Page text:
For several years now, scientists working on an HIV vaccine have been focused on a small set of patients whose immune systems were able to generate rare antibodies able to vanquish most strains of the lethal virus. And over the weekend a team of scientists from South Africa and the U.S. say that one woman--dubbed CAP256-VRC26--may have offered a key to do just that.
According to the investigators, CAP256 swiftly produced antibodies that had particularly long arms capable of penetrating the sugars that offer a protective shield for HIV to hide behind. And the scientists were able to clone the antibodies and study the pathway of its development, making it possible to start primate studies ahead of possible human studies.
One of the key attributes of these antibodies, notes the NIH, is that they target the V1V2 region of the virus, which tends to remain stable while the rest of the virus is known for frequent mutations, which have thwarted decades of investigative work as HIV/AIDS went on to kill millions of people around the globe.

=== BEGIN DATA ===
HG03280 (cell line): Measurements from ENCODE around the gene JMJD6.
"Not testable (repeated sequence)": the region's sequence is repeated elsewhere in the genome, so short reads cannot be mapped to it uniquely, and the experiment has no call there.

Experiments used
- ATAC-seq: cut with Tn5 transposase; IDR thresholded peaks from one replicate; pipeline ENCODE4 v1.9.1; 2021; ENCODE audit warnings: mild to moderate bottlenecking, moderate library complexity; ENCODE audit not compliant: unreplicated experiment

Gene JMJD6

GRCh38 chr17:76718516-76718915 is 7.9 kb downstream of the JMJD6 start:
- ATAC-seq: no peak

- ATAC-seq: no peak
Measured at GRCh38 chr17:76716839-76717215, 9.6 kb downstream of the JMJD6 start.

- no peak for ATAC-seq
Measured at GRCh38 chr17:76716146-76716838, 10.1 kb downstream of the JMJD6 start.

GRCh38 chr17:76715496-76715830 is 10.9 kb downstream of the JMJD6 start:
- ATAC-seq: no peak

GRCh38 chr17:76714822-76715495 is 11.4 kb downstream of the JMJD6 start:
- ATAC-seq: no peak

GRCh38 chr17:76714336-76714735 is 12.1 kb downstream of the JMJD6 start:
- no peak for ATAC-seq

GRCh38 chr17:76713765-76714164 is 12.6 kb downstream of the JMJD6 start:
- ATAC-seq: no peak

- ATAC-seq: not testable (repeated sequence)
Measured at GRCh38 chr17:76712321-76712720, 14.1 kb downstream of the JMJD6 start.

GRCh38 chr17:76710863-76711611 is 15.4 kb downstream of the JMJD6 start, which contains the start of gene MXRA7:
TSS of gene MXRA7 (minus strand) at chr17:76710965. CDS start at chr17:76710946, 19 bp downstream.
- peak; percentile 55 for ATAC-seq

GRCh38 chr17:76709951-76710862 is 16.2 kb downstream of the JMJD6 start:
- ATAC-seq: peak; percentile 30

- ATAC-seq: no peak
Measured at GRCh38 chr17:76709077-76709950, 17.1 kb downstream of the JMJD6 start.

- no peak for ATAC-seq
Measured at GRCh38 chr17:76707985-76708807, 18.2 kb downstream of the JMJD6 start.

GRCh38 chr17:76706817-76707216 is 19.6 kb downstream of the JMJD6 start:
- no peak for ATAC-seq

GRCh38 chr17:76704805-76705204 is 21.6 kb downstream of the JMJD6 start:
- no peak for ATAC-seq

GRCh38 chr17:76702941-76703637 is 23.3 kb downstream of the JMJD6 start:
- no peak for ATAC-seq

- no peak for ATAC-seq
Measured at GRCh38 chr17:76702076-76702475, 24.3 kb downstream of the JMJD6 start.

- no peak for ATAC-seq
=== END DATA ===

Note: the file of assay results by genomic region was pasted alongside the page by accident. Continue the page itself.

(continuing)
"Broadly neutralizing antibodies have previously been shown to be effective in preventing and treating HIV infection in animals, but this has never before been shown in humans," project leader Abdool Karim told the Mail & Guardian.
Primate studies have been controversial in drug development, as many biopharma companies publicly swear off their use in animal studies. But scientists have remained divided over whether primates should continue to be used for HIV studies, where they can provide invaluable evidence about their potential in humans.
- here's the release from the NIH
- read the story from the Mail & Guardian